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Early puberty in girls raises risk of teen pregnancy

Girls who start puberty “very early” are more likely to be at risk of psychological problems and early pregnancy, researchers suggest.

The onset of “normal puberty” is said to commence in girls from around 10 years onwards, while in Europe the lower end of the “normal range” for the onset of puberty is 8 years in girls.

In girls, early puberty or “precocious puberty” is defined as the development of secondary sexual characteristics, such as the development of breasts or pubic hair before the age of 8 years old.

A review published in The Obstetrician & Gynaecologist claims most children with premature sexual development require a referral to a paediatric endocrinologist for evaluation and management.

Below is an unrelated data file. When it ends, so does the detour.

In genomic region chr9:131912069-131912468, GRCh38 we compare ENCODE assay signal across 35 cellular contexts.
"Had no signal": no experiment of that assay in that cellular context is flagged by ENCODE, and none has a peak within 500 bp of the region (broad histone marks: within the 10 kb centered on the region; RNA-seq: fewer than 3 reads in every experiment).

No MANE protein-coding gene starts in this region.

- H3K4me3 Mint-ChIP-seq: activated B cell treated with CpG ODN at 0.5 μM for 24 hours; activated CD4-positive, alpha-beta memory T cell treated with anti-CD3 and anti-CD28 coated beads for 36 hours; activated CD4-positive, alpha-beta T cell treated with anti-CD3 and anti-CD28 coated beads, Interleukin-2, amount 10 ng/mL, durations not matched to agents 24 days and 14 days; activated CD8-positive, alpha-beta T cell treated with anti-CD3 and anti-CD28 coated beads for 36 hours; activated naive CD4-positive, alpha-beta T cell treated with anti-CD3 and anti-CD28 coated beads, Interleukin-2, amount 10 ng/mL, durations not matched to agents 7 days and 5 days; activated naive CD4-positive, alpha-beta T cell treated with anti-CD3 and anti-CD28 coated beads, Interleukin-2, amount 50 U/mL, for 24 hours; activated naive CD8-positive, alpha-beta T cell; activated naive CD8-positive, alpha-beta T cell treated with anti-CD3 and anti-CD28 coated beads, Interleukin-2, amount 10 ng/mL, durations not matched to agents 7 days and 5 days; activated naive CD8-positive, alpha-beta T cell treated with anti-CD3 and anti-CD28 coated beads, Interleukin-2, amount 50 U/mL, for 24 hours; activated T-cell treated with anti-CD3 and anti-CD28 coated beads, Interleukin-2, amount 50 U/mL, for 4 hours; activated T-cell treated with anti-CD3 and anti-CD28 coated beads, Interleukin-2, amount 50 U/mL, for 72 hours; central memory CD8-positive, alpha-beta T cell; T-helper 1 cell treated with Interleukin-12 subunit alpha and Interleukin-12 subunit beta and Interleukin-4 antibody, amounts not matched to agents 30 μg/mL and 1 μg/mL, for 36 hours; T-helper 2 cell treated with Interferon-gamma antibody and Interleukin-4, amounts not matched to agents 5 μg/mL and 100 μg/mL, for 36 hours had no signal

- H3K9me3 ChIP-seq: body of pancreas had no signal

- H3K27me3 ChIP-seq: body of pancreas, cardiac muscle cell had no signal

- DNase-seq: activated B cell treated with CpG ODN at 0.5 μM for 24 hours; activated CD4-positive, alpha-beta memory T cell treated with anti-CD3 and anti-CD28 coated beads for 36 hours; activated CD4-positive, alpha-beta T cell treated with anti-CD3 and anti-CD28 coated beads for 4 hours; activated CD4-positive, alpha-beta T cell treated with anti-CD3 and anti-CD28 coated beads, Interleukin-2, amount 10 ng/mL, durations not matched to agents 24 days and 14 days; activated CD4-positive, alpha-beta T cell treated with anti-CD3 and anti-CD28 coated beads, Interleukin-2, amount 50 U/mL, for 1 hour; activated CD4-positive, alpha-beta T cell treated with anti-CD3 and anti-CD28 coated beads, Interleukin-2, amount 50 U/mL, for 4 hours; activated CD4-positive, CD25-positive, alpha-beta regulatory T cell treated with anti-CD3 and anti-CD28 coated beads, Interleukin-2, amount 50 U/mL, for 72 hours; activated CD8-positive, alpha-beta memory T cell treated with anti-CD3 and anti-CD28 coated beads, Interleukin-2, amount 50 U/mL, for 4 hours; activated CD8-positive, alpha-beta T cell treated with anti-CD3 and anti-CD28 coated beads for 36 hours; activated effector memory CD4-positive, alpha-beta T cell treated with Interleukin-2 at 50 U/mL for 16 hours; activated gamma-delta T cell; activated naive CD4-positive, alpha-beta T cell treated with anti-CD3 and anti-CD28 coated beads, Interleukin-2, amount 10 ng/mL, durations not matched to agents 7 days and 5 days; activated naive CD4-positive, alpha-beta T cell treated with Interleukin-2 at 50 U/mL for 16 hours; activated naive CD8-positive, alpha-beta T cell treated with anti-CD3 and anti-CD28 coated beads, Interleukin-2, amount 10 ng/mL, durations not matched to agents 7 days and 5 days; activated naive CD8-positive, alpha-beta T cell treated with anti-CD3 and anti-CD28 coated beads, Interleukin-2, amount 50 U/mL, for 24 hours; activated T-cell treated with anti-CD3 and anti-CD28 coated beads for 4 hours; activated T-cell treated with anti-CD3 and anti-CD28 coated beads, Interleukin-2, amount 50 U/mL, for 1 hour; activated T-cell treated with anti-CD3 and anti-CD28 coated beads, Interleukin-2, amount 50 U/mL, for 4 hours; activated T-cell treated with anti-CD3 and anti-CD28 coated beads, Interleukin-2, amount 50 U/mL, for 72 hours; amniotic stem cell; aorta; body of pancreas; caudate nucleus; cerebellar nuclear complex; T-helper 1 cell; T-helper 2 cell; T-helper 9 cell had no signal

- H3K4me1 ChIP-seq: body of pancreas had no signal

Consequences of early puberty can mean a girl's final adult height will be compromised and the advancement of adolescent behaviour thanks to the higher level of sex steroids.

“Starting puberty early can have a significant impact both psychologically and socially on both the child and her family,” said Sakunthala Sahithi Tirumuru, Specialist Registrar, Department of Obseterics and Gynaecology at Alexandra Hospital in Redditch.

“Puberty marks the start of a child's sexual development and early onset could result in a higher risk of sexual abuse.

 “This all needs to be considered by the healthcare team and further studies are needed to evaluate the effects of hormone treatment on quality of life and long term impact.”
 

According to the review, the goal of treatment for precocious puberty should be to stop, and possibly reverse the onset of puberty, improve final height and to avoid psychosocial /behavioural effects.

Researchers claim the decision on whether to provide treatment for girls who commence puberty between 6 and 8 years old “should not be a difficult one”.